Pius Isiekwene examines the implications of a revolt by citizens who are made guinea pigs for President Tinubu’s policy experiments.
The huge support for the organized labour’s peaceful protest, the students’ notice of mass protest over increases in school fees and the chaotic eruption in Adamawa State are signs that the Nigerian people may have come to the elastic limit of their endurance.
With an estimated population of 220 million people spanning the widest spectrum of socio-economic indices, Nigeria is a perfect human laboratory. The human specimens or guinea pigs range from the very poor to the super rich, from the toddler to the aged, from the uneducated stark illiterate to the most learned. There is no shortage of specimens. No shortage of experiments.
President Bola Tinubu apparently forgot an important factor in forcing citizens to become guinea pigs for his public policy experiments. What he may have forgotten is that, typically, the classical laboratory situation is controlled for the determination of the impact of a new variable. In less-controlled socio-economic experiments, empiricism is sacrificed for generalizations. In other situations, they could become a case of comparing apples with oranges in providing justifications for pre-determined ends. This is the case with the recent comparison of the cost per litre of premium motor spirit (petrol) in Nigeria vis-a-vis the United Kingdom, the United States and elsewhere without a corresponding reference to the average income of the motorist or commuter.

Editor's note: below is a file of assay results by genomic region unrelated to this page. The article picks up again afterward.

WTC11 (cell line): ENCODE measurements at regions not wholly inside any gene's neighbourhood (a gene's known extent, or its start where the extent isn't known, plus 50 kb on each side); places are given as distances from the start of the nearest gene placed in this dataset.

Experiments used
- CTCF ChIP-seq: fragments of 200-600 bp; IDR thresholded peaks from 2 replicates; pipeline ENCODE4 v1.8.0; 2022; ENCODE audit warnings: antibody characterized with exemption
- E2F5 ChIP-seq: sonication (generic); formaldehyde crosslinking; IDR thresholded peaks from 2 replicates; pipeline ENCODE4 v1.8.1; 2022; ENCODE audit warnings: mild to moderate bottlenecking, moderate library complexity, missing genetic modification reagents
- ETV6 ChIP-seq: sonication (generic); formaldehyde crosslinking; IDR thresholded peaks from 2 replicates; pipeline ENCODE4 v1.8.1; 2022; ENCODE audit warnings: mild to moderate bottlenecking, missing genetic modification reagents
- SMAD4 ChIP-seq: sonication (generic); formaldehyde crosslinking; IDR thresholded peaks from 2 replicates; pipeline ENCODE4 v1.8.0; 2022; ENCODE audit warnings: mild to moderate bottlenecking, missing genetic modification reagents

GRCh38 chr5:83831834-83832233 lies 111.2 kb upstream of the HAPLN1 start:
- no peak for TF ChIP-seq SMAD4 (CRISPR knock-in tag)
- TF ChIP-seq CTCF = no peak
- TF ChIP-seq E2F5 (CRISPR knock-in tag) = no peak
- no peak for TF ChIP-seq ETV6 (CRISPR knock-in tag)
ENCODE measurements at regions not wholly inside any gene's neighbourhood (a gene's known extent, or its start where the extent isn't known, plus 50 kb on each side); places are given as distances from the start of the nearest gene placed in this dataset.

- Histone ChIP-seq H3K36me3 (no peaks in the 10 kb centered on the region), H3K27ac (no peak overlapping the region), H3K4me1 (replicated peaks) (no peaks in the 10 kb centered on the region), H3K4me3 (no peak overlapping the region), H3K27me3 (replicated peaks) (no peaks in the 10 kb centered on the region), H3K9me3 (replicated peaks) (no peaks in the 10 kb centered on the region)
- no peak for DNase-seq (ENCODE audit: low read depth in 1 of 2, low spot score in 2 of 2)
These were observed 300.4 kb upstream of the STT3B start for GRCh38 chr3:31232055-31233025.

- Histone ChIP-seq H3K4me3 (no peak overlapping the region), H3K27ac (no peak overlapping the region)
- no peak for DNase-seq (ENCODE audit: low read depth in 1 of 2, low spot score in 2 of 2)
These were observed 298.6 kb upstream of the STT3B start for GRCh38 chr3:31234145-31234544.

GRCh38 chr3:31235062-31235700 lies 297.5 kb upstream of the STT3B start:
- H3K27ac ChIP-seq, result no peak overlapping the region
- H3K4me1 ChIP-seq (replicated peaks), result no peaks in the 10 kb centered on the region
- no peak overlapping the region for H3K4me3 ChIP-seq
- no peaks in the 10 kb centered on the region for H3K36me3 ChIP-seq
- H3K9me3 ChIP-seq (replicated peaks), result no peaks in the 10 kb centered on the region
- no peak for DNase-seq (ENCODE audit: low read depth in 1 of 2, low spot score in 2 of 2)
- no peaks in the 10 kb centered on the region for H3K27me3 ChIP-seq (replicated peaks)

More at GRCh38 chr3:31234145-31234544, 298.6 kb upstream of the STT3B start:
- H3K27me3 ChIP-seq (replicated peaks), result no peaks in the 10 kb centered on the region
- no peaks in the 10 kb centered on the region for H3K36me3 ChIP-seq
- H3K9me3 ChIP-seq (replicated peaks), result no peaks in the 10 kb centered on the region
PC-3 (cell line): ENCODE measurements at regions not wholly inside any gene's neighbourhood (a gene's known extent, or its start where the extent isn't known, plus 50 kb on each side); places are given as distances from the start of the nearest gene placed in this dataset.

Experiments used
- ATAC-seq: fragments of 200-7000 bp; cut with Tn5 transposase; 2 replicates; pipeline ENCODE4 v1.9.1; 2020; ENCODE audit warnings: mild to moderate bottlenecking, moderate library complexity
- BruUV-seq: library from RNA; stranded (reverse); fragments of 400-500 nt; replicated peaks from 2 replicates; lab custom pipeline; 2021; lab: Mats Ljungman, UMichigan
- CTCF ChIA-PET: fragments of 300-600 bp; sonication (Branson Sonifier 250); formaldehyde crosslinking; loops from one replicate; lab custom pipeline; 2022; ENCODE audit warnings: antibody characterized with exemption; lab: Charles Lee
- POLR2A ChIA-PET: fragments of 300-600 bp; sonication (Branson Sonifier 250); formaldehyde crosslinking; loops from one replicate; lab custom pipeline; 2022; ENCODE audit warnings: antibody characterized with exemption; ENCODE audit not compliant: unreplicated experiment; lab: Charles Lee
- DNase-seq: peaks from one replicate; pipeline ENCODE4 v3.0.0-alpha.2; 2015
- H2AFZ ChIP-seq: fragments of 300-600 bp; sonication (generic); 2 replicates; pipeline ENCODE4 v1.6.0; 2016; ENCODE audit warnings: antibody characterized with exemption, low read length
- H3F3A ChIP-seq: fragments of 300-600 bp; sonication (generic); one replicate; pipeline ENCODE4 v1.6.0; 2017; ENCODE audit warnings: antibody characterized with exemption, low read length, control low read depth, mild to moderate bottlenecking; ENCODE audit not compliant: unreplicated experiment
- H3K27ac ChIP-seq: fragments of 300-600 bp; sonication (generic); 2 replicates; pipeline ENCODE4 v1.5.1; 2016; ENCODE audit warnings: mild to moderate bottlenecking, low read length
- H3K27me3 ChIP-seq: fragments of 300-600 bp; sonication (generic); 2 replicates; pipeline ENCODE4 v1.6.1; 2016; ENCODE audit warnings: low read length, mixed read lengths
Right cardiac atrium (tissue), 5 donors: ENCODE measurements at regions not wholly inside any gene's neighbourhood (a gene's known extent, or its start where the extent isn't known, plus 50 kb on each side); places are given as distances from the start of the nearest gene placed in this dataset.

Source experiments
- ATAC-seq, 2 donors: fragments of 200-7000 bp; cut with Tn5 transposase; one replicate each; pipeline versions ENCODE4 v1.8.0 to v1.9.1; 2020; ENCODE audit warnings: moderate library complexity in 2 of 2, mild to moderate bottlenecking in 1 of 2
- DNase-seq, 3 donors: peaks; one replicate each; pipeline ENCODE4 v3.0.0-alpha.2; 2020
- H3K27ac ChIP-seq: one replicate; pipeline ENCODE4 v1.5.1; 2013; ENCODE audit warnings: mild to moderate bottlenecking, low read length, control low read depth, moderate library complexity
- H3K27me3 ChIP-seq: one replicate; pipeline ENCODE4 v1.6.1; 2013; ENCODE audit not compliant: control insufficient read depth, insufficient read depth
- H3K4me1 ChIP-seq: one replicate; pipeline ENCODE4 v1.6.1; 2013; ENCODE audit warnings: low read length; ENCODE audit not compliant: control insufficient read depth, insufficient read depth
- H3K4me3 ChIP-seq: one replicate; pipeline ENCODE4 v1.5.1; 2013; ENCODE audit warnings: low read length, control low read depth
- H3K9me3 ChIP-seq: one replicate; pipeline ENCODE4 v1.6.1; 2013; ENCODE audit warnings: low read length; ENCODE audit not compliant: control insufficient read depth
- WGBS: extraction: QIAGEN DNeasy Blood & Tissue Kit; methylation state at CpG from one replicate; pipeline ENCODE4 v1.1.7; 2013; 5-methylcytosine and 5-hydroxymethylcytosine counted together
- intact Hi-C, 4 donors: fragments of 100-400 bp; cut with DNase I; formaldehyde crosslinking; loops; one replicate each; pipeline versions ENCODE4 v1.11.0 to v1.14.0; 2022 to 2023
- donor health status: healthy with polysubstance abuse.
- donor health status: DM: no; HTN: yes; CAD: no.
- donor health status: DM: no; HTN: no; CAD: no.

A harvest of experiments
There have been multiple experiments in recent weeks just as there have been multiple hypotheses on the impact of free market forces on the economy and the people. The emerging socio-economic model has had to contend with the petrol subsidy, the exchange rate, and cost of education in government–run institutions. The implied hypotheses are interesting and troubling.
Firstly, the controversial petrol subsidy; “Can Nigerians pay any price for petrol so long as it is available?” The powers that be answered their own question in the affirmative. The cost per litre went from N185 to N488-N500 within 24 hours of the new President’s maiden address to the nation on 29 May 2023 and N578 – N617 as at the end of July 2023. There was scant or no thought at all about the multiplier effects of the wholesale removal of a subsidy in one fell swoop, the value of which has been the subject of persistent debate.
The seeming success with the removal of petrol subsidy and low public resistance led to the floating of the Naira. The hypothesis: “Can the floating of the Naira against major global currencies with the attendant massive devaluation stem the demand for foreign exchange and trigger the inflow of foreign remittances and new investments.?” Again, the President and his advisers answered their own question in the affirmative. The foreign exchange markets were unified into a single market, seeing the dollar leap from an estimated weighted average of N550 to N765 upon the announcement of the policy. By the first week of August, the dollar had climbed to about N800 and the Pound Sterling to over N1,000.